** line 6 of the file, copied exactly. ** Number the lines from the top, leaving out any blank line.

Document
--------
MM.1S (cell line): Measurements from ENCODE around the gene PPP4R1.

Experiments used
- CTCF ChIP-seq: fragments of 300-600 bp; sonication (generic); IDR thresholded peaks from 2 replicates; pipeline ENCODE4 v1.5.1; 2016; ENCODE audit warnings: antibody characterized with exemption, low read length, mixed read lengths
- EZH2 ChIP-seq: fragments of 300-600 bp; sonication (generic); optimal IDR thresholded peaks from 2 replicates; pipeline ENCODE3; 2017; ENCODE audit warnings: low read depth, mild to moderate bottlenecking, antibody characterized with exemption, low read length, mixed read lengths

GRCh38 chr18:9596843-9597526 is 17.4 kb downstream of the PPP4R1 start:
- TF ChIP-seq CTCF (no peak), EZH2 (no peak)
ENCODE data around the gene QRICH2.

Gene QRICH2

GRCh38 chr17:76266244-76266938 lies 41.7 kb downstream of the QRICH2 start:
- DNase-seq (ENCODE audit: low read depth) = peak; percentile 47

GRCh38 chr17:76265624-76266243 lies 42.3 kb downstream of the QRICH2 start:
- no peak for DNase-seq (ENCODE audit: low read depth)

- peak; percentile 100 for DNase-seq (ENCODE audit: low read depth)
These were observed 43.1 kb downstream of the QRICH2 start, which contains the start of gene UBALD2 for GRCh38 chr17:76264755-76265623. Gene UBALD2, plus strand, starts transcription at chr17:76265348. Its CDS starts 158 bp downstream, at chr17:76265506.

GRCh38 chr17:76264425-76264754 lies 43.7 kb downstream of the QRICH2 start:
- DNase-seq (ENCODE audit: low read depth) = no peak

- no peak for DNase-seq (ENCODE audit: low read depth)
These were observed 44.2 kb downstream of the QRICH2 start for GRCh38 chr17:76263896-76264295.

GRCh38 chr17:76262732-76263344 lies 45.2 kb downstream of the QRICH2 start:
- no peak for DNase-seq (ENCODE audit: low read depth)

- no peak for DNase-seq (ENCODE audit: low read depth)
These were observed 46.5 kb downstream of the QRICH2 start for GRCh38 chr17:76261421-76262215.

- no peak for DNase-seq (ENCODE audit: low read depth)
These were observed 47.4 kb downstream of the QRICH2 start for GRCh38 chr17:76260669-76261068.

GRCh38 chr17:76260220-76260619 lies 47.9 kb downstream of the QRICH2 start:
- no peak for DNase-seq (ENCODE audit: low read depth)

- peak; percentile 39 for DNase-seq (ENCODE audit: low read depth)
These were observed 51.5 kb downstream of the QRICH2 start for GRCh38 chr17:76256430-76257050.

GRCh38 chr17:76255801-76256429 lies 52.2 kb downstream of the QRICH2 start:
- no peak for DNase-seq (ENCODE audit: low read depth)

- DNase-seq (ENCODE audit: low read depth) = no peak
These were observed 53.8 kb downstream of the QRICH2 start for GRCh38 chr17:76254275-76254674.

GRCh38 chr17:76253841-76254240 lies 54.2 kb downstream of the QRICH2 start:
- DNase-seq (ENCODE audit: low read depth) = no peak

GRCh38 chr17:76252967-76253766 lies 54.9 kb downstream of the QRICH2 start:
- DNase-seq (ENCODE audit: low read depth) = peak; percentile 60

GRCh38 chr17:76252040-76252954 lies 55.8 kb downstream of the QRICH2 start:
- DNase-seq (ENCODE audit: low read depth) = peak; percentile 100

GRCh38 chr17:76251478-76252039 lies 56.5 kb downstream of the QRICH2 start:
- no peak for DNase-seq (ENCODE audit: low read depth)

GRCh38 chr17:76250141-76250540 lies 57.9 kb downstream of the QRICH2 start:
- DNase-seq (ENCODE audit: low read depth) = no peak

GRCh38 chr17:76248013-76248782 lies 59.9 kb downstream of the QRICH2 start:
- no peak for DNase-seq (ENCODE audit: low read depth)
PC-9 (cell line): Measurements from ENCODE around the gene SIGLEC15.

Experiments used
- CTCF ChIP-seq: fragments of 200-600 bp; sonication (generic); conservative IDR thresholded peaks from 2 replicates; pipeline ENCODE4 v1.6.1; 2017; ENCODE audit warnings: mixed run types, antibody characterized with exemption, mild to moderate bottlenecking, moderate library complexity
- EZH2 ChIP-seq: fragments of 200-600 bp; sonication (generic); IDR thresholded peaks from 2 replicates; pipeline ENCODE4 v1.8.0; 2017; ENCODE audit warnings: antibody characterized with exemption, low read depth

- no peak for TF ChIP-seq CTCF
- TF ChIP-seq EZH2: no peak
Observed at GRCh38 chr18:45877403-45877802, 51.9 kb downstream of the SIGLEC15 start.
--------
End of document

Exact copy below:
- TF ChIP-seq CTCF (no peak), EZH2 (no peak)